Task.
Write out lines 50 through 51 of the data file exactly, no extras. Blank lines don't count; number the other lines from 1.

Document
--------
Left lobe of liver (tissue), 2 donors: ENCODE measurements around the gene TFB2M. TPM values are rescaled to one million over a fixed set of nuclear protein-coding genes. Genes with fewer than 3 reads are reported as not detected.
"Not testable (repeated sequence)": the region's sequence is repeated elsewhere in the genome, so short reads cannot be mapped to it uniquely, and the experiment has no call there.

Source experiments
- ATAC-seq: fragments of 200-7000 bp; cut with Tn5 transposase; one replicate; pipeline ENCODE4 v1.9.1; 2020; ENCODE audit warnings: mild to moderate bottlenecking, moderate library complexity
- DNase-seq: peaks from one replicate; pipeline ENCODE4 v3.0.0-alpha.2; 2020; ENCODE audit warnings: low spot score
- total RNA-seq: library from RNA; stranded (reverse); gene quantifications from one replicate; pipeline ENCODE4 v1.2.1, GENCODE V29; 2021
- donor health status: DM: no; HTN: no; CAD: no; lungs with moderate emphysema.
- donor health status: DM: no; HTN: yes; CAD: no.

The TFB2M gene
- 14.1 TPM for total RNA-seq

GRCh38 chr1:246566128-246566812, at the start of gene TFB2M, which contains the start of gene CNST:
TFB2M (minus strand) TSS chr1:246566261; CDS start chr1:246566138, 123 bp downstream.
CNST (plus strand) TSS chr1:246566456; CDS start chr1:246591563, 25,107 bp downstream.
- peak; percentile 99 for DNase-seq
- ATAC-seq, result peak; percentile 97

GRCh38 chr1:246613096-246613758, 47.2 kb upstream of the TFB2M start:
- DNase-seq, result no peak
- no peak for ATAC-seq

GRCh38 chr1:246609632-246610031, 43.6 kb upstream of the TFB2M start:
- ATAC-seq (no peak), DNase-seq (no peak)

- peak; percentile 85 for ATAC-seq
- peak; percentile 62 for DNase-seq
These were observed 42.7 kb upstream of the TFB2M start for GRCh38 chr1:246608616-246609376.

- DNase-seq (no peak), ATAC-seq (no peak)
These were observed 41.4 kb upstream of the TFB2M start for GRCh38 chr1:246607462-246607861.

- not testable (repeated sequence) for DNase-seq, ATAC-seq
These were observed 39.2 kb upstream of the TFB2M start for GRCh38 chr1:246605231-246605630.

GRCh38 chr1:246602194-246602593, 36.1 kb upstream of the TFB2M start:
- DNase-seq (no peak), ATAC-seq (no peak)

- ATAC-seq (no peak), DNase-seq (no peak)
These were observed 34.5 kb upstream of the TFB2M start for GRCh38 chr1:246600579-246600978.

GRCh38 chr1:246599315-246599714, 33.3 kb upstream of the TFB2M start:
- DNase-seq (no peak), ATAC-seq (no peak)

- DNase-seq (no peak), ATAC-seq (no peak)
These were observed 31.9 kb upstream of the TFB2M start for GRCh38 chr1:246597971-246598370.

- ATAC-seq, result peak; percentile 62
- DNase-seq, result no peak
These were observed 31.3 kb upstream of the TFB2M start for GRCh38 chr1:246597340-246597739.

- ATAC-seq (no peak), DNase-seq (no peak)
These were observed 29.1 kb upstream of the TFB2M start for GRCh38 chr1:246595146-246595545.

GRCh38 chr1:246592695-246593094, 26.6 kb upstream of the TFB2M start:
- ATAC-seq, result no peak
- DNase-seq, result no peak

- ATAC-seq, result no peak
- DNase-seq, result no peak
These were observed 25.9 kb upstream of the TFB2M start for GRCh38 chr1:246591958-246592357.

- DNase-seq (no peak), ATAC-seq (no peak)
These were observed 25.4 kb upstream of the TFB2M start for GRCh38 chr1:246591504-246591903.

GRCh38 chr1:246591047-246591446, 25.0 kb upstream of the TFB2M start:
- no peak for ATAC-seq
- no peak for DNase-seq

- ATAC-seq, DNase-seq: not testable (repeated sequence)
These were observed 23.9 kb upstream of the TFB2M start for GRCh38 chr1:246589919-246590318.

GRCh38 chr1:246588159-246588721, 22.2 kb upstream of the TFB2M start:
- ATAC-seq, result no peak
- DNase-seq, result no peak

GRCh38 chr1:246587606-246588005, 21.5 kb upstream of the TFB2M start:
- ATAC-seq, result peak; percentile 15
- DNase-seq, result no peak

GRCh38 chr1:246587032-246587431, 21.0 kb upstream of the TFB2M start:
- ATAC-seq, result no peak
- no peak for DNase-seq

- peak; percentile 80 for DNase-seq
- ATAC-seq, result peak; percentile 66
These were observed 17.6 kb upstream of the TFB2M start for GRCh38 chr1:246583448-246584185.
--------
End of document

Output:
- no peak for ATAC-seq
- no peak for DNase-seq